Christian, Dany and Jean-Michel Folon

During the war, we lived in Genval.

My father owned a house beside the lake. We spent our days fishing, with my brother. We used to go out on an old boat, although we couldn’t swim. When our school wasn’t closed because of the war, we learned French. My father explained the complicated words to us. The word ‘rhododendron’, for example. “I’ll show you”, he said. So he drove us out to La Hulpe. Standing in front of a magnificent bush of pink and white flowers, he said, “This is the garden of a thousand rhododendrons. They protect the Château de La Hulpe”. We couldn’t go in because it wasn’t open to the public. How distant and inaccessible it seemed there on its hill. It was surrounded by seemingly endless grounds. It was a place we dreamed about. The garden of a thousand rhododendrons and its distant château became the eighth wonder of the world for us during our childhood.

And the years went by. I became an artist. My career took me to France. The museums of the world exhibited my works to large numbers of people. I crossed the globe.

One day in 1970, I was invited to meet Paul Delvaux. The meeting took place at the Château de La Hulpe. It was wonderful to relive a childhood memory after so many years and to finally discover this place that I remembered so fondly. And to find an unknown painting by Magritte on the wall. He’d painted an ordinary morning in the countryside on the ground. And in the sky, there was the ground, like something quite normal. Something very ordinary had become extraordinary.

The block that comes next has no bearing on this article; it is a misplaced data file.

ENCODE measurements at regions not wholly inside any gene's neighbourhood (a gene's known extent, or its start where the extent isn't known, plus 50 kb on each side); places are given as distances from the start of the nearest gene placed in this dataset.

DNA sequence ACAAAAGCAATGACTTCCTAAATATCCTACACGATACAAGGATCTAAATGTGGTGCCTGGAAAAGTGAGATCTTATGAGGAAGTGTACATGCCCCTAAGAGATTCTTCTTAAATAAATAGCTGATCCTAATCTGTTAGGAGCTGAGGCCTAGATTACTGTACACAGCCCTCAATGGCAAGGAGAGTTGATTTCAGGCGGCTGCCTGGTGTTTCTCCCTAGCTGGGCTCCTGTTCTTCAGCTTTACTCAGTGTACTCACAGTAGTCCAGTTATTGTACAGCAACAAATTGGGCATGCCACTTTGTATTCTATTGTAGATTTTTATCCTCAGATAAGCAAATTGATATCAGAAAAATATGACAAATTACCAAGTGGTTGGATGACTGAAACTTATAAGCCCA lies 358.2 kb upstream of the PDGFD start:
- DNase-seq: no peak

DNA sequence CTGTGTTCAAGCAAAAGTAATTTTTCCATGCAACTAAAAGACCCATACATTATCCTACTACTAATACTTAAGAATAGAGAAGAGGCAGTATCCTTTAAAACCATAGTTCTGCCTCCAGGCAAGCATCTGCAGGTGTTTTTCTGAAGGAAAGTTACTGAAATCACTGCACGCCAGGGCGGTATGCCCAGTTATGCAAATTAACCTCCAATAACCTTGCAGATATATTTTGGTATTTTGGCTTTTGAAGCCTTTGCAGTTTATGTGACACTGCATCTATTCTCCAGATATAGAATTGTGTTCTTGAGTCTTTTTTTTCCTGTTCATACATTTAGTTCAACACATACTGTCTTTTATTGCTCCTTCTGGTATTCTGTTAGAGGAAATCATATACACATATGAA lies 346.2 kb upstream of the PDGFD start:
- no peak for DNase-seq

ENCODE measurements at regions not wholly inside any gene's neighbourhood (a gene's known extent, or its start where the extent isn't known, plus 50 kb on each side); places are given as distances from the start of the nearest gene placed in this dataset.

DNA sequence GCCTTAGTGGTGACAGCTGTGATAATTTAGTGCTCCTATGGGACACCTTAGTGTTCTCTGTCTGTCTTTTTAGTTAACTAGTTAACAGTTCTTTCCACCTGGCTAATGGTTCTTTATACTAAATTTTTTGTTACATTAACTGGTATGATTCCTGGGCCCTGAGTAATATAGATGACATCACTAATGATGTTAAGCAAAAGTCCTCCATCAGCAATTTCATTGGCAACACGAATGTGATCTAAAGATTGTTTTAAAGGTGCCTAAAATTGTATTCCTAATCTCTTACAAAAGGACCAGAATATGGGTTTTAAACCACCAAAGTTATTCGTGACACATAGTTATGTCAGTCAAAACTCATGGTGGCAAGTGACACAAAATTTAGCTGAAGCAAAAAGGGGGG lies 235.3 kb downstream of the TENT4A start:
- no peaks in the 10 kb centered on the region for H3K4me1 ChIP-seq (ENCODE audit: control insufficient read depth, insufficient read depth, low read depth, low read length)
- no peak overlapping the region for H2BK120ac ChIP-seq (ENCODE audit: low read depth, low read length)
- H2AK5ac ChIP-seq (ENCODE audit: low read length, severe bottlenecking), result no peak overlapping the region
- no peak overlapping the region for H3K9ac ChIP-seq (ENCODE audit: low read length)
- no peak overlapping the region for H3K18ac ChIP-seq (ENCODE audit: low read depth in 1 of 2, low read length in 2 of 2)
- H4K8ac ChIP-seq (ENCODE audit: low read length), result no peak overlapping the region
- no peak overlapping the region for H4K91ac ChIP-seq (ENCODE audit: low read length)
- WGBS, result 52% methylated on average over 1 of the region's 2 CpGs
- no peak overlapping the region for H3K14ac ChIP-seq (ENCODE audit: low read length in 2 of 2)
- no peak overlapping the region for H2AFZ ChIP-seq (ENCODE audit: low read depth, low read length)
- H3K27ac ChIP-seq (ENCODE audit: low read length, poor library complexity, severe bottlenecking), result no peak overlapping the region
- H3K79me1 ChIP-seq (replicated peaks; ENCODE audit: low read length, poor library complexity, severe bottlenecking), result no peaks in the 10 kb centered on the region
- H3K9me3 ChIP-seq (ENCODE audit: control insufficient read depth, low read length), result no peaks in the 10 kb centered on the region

This unknown Magritte masterpiece and being on the terrace in the company of Paul Delvaux made it a truly magical place for me. We enjoyed the evening so much that we were invited to stay the night there.

The next day, I spent the morning wandering around the park. It was one of the most beautiful mornings of my life. The classicism, the sense of proportion and the harmony of the place made a deep impression on me. The grounds and paths must have stuck a mysterious chord with me. When we left, we took the path which leads to the park entrance. It took me right back to my childhood.
From that moment on, the place became part of my life.

Jean-Michel Folon